All showings on Channels 7 and 10 were cut to accommodate ad breaks, but the LWT episodes weren't cut by as much as they were only 25 minutes long to start with.
 
Many episodes on ABC were censored copies, but some that were cut earlier were shown uncut from 1987 (e.g Rome Antics).
 
The special editions of Superstar, Goodies & The Beanstalk and Goodies Rule OK were never shown on Channels 7 or 10, and their last showings were on ABC in 1984 (Superstar and Goodies & The Beanstalk) and 1985 (Goodies Rule OK). I think there is a rights problem with Goodies Rule OK and probably also Superstar as it has some Led Zeppelin on the soundtrack, but this would need to be verified.
 
The Greenies (series 1) was only shown in colour on ABC in 1993 (but not on Channels 7 or 10) but it had previously been shown in the 1970's as a black and white film print at the time. The last showing of the black and white Goodies film print trilogy of The Greenies/Come Dancing/The Commonwealth Games was on ABC in 1979 and 1980. The colour version of The Greenies was found/made available well after Channel 7's run in 1986, but I have no idea why Channel 10 did not run it in 1991. There was supposed to be some kind of scratch on it.
 
It was particularly gratifying for the colour version of The Greenies to re-emerge in the 1990's, as the black and white film print was censored, as was the habit in the 1970's. The black and white film print of The Commonwealth Games is also censored. The sound and picture quality on the black and white film prints is fairly ordinary.
 
Similarly, no idea when "Playgirl Club" was last played but it has not been screened in Australia since 1974 - I only ever saw it at Kitten Kon!
 
Hype Pressure has only ever turned up on pay TV, post-1996. Double Trouble was only shown in 1973 on ABC, 1991 on 10, then on pay TV post-1996.
 
Apart from community standards, the main driver to the change in censorship was that until and including the early 1980's all imported TV material was classified by the Federal Government Office of Film and Literature Classification, then from about 1985 onwards this was deregulated and censorship decisions were made by the TV stations themselves.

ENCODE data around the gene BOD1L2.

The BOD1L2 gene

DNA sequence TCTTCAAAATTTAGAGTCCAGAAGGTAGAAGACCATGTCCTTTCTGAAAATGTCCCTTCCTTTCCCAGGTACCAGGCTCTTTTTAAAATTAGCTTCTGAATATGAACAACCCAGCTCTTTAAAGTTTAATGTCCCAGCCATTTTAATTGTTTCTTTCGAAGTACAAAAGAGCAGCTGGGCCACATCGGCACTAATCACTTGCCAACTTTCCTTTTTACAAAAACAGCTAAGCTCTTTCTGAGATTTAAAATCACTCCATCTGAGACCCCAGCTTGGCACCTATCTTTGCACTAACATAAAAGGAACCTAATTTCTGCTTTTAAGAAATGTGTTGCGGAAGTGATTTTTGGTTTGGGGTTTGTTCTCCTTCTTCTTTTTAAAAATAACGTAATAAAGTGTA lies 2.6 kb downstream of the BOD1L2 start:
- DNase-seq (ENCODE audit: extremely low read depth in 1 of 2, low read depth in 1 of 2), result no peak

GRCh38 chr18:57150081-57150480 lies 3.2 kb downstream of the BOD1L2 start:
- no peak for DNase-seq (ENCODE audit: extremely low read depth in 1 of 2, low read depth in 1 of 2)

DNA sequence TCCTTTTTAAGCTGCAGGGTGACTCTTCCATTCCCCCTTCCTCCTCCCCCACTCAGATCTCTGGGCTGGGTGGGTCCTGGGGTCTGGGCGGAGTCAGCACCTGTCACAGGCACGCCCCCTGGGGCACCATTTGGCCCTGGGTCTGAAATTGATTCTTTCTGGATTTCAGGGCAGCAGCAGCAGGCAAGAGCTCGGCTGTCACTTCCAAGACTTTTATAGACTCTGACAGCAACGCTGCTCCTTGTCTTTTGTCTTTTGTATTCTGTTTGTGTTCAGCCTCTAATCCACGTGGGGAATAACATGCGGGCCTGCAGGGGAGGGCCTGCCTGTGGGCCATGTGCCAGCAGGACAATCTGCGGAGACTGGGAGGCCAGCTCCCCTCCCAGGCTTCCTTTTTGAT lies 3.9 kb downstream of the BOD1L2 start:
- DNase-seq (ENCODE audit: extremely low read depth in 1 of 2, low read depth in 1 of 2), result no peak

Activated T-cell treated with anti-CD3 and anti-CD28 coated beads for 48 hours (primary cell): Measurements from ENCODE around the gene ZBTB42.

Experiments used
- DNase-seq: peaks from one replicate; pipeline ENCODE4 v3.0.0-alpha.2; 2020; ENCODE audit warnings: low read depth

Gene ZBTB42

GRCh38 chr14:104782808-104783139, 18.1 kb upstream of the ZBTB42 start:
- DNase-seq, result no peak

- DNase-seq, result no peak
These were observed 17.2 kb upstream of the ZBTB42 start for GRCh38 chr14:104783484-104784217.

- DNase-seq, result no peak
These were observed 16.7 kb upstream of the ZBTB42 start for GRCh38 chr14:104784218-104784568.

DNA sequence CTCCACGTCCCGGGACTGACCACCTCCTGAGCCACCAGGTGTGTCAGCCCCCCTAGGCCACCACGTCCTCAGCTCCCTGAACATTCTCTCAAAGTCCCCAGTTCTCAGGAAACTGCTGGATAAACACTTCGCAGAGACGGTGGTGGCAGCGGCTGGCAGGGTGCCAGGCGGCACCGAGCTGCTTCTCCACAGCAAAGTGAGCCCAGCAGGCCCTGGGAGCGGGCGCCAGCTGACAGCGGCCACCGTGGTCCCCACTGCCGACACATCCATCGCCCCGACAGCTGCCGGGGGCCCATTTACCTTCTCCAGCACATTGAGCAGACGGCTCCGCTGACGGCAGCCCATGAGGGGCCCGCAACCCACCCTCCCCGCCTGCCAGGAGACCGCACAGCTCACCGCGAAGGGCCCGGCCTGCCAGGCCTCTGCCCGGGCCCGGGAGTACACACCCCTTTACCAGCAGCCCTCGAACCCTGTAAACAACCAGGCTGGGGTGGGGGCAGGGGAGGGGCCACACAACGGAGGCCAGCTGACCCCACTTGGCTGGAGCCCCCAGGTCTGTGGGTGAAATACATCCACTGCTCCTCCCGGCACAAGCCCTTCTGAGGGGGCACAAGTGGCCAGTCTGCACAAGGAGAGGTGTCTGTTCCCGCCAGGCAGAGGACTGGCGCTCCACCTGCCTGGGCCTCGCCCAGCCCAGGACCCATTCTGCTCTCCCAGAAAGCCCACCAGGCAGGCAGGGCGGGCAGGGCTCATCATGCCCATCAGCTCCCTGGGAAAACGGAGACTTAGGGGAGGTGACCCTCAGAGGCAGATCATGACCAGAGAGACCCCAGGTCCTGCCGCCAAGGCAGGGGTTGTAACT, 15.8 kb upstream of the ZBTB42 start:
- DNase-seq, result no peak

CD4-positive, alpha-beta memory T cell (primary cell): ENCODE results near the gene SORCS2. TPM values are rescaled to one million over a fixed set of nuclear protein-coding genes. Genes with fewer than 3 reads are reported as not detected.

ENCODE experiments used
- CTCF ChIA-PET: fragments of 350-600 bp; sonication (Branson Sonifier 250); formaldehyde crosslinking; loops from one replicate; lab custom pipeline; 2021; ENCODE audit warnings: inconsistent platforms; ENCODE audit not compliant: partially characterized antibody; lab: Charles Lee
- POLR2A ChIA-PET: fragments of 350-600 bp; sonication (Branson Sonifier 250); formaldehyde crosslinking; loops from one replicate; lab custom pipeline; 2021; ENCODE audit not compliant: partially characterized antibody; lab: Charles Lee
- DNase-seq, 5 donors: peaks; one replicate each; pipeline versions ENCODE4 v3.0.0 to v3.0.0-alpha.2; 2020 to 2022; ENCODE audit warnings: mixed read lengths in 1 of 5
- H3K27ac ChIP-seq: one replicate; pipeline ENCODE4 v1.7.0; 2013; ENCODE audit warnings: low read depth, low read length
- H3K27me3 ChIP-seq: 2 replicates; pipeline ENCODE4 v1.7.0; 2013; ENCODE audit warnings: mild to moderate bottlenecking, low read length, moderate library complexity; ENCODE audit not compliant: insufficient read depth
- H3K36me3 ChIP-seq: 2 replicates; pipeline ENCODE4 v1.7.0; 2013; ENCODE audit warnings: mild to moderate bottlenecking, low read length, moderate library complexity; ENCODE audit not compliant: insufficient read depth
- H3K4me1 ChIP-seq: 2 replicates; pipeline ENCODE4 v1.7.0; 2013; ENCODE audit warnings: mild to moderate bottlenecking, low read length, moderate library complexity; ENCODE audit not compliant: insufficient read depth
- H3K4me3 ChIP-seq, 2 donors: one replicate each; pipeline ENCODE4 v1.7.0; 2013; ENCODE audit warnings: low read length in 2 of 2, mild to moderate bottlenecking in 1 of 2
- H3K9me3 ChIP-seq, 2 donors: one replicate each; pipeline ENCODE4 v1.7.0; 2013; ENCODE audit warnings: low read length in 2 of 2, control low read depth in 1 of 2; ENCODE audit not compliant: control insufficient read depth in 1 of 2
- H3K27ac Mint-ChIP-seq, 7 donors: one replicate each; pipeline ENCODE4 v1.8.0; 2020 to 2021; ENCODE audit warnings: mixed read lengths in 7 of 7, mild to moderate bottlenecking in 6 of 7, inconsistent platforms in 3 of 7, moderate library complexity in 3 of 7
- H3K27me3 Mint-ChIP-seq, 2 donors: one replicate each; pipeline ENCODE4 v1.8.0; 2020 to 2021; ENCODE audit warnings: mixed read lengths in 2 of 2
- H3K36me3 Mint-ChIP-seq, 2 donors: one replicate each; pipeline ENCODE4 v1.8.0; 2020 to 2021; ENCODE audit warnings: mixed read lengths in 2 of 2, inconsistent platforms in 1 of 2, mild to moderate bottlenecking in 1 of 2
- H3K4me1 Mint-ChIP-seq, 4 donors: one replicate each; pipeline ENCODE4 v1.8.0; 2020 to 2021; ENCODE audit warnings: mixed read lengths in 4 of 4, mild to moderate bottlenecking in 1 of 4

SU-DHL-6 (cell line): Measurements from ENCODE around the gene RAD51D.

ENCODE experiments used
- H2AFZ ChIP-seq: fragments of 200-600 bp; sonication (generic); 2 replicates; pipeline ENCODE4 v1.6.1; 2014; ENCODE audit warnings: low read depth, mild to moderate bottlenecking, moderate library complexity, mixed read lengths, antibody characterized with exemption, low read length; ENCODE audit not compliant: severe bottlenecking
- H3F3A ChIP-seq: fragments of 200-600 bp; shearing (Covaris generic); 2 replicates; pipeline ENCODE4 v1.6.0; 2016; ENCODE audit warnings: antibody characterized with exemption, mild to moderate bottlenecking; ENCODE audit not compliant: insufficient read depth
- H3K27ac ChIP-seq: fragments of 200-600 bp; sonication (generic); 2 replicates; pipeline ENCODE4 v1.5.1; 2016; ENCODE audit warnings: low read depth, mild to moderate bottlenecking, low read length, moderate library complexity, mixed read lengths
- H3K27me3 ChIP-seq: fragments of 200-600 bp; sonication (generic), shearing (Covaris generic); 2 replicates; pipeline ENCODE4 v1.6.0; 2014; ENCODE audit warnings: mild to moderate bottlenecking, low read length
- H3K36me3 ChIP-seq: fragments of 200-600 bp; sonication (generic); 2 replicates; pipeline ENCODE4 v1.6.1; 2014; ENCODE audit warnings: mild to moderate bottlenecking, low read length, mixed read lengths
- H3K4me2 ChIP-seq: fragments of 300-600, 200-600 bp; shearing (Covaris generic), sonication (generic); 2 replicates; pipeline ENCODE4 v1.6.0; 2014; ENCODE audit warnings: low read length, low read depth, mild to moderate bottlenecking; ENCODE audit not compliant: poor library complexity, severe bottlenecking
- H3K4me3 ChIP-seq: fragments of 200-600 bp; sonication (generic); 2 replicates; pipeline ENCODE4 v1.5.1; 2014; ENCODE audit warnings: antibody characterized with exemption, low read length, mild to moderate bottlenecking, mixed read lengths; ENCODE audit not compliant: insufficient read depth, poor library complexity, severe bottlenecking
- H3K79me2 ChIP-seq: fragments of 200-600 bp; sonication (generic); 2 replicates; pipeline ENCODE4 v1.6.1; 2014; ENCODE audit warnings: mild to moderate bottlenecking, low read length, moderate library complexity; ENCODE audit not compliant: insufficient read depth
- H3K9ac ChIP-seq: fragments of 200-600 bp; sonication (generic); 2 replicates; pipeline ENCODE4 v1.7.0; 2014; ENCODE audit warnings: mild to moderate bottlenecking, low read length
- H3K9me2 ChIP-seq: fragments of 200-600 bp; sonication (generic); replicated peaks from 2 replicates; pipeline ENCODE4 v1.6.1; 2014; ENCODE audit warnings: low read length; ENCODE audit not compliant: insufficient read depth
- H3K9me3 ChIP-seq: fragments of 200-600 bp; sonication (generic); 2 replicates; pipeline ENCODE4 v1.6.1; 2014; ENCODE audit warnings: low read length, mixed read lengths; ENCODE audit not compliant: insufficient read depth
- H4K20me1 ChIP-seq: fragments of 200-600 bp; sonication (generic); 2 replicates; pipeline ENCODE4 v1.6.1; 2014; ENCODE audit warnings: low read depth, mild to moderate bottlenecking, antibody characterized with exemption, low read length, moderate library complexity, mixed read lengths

Programs were not usually reclassified every time they were shown on the ABC, so that is why they habitually ran censored prints of Doctor Who and Goodies until well into the 1990's, because they were using their original tapes , unless the copy of the episode in question (e.g The Greenies) was in fact not shown before, so it was classified according to the standards of the day.
 
As I understand it, it is only when new copies were ordered from the Supplier (e.g. pay TV obtaining The Goodies in 1996) that uncensored prints showed up.
 
Apparently Channels 7 and 10 ordered new prints of series 5 onwards in 1986 and 1991, so that is why they were shown uncensored (albeit highly cut for ads), but used the ABC prints for series 1 to 4, so no new material was shown there. That probably explains why neither Channels 7 or 10 showed The Greenies, but fails to explain why the ABC *did* show Gender Education.
 
Why the ABC did not run Double Trouble in 1993 will go down as one of fandom's enduring mysteries, but it is instructive to note that both the series 2 episodes of Double Trouble and Gender Education were originally classified AO (Adults Only, equivalent to M today) in 1973, shown once late at night then disappeared until 1991 and 1986 respectively.
 
People used to joke that whenever anyone (Channels 7, 10, ABC or pay TV) ran the Goodies in Australia, no two runs over 20 years were ever identical or comprehensive and the list of anomalies/missed episodes was always highly confusing! And of course, for most of that time, no one anywhere else in the world ran them at all!
 
 
8. GOODIES WORD FINDER
**********************
(by Brett Allender)
 
This puzzle contains hidden words and phrases relating to the "OK Tea Rooms" episode of The Goodies.
 
Try to find all the listed words in the puzzle. Words may be found horizontally, vertically, or diagonally. Upon completion, the 5 unused letters can be rearranged to form the solution - clue: "it is used as part of the bunfight card game"
 
There is a print-friendly copy of the puzzle and solution on the website at http://www.goodiesruleok.com/articles.php?id=92&page=5